Sorum: Well I mean you can start here and end up in a completely different place. I mean if you listen to great bands sometimes like The Stones, Beatles, Queen they went way outside the box and they got away with it. I think Guns N Roses to an extent got away with some stuff. I mean a lot of fans still hold onto Appetite for Destruction as the GNR best album. But when you listen to the Use Your Illusions they were a departure from that. But it had to be done. When you guys go into write/record, who writes the music and lyrics? Is it mainly one person or collaboration?

Sorum: The way that VR and also GNR did it was that most of the music came first and then lyrics. Then we would just go from there and set up the tracks. When doing film scores how do you figure out where the music will sync up with the image?

Sorum: Film stuff is very fun. Because when you first start the film it is flat, I don’t know if you have ever seen a film without music, but it is a weird thing. So the stuff that I worked on the director has an idea of how he wants the music to go. A lot of the time we will temp in music ‘cause we don’t have the money to buy music like Santana, Nine Inch Nails or what ever they want. So they have an idea of how they want the music to sound. So I find this part to be a challenge to bring the emotion out, it is really fun and it is interesting when you synch the music with the scene. When it is done it is so unreal how much change you bring to the film.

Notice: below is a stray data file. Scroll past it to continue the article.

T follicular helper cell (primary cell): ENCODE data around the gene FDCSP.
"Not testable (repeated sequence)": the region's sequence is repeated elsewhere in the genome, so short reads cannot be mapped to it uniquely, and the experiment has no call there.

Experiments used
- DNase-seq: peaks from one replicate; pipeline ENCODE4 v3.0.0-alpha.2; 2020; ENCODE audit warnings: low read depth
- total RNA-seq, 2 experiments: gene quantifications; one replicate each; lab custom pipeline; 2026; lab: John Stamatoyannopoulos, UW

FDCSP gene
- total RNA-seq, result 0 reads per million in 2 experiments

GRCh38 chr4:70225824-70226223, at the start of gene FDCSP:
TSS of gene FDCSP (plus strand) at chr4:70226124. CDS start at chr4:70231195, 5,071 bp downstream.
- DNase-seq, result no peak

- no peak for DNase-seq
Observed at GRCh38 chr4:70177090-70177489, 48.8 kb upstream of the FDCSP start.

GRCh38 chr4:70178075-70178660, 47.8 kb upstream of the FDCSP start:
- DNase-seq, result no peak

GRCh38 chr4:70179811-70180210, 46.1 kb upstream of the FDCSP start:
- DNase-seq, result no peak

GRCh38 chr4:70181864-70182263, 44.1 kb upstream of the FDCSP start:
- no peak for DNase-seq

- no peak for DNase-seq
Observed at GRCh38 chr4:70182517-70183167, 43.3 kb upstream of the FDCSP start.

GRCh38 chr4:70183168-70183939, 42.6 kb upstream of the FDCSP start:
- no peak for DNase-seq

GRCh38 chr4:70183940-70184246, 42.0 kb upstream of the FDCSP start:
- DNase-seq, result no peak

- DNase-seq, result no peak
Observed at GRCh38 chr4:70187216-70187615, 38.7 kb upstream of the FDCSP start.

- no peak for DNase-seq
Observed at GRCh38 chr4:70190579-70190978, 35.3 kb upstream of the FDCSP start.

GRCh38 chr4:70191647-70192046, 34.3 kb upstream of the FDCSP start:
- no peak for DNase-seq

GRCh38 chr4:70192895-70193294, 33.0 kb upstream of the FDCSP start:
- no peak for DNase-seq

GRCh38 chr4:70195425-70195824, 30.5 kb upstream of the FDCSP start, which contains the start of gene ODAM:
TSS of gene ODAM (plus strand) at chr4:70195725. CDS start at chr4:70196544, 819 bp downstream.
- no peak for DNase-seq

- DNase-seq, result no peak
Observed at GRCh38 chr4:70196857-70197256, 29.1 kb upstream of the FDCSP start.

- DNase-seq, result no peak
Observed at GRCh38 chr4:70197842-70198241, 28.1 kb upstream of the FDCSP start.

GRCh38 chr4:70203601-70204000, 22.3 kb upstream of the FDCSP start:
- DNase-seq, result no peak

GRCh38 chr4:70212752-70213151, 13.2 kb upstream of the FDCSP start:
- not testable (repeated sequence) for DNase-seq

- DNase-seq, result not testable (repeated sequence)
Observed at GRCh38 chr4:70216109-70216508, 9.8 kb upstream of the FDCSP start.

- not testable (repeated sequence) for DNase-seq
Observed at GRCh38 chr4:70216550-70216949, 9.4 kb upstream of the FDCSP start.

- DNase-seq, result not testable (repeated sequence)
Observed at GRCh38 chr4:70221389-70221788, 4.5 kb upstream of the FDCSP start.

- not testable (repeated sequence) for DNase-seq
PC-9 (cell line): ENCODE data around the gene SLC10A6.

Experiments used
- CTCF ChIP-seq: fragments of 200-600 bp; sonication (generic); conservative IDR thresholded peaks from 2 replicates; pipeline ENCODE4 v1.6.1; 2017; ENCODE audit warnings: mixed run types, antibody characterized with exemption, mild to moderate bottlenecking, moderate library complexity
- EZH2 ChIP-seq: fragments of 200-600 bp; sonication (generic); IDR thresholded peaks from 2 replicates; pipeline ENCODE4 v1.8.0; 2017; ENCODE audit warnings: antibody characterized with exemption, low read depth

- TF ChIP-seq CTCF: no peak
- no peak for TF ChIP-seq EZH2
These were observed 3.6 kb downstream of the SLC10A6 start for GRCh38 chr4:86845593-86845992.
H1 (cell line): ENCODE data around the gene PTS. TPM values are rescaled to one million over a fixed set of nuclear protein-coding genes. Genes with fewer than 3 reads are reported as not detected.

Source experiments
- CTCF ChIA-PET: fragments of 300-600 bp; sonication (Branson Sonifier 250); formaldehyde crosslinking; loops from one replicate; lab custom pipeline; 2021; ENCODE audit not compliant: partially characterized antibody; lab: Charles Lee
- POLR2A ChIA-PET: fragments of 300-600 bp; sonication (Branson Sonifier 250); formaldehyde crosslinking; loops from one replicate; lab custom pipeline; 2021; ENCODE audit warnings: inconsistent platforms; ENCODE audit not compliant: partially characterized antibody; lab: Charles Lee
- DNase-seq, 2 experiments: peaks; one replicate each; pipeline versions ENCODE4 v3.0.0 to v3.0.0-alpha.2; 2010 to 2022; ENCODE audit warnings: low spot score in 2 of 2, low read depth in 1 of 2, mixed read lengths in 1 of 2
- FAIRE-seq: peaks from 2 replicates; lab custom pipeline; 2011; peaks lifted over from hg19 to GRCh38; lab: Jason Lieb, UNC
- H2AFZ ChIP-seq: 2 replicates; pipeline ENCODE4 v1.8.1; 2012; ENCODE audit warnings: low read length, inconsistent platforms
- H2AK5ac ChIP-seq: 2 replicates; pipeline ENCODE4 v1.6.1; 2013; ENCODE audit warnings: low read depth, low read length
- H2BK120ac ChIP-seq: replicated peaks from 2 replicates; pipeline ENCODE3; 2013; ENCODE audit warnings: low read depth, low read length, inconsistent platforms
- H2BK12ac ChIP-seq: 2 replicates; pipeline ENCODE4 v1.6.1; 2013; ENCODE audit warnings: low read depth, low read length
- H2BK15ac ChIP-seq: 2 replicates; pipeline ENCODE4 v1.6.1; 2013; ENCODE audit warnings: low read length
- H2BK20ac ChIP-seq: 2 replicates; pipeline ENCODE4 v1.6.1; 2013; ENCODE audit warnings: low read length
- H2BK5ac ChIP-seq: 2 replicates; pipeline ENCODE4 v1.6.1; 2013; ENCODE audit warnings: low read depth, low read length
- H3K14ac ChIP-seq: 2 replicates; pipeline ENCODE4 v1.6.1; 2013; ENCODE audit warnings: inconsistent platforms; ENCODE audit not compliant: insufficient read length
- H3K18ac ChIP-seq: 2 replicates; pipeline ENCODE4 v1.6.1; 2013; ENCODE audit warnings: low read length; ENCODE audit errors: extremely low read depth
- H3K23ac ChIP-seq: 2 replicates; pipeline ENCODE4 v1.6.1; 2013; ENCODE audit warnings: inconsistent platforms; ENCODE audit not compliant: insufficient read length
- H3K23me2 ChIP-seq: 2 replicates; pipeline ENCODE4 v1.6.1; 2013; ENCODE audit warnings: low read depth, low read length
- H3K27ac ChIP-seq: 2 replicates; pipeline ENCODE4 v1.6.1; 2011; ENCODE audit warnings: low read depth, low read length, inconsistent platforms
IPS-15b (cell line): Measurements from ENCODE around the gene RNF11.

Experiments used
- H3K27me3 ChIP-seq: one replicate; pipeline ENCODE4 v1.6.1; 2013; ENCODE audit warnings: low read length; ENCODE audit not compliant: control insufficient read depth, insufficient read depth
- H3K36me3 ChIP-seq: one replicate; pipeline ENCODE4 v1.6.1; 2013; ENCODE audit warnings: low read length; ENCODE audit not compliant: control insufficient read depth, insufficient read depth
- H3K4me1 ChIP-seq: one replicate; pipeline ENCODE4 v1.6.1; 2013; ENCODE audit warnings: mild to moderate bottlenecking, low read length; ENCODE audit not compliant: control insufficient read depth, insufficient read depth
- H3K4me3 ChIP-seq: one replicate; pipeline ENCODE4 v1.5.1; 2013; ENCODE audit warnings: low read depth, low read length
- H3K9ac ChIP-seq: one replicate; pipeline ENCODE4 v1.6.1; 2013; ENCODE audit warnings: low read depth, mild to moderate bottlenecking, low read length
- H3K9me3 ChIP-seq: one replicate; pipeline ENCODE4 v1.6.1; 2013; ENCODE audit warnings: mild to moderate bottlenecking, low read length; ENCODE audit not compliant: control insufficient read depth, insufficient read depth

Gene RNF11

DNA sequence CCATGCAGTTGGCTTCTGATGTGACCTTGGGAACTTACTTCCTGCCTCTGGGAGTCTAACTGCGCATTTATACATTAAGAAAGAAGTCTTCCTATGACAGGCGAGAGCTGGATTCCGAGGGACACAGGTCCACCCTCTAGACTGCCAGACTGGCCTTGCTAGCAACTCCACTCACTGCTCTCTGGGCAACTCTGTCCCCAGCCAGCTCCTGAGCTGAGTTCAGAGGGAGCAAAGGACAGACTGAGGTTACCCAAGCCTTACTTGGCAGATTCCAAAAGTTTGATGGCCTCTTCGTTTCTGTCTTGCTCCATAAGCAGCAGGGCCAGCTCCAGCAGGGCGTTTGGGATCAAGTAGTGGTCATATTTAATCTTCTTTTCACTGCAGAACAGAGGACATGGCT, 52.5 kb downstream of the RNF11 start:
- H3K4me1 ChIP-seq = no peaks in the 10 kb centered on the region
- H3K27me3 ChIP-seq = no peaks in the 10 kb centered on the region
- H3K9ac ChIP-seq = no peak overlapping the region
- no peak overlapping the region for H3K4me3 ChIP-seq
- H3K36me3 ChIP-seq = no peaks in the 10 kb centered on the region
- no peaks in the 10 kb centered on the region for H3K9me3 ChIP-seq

I was watching Pulp Fiction and I think I counted 13 cues of music, which means it’s a great film. It means you don’t have to fill it with background music. Now on some of the films I worked on, I have done 35-40 pieces of music for a film, that film or films needed it I mean when I do music for a film I work with a composer, but I play guitar, drums… a lot of musical instruments for the films. When I play stuff like this it is for me not really so much for other people, by that I mean, it is another creative outlet and means to create music.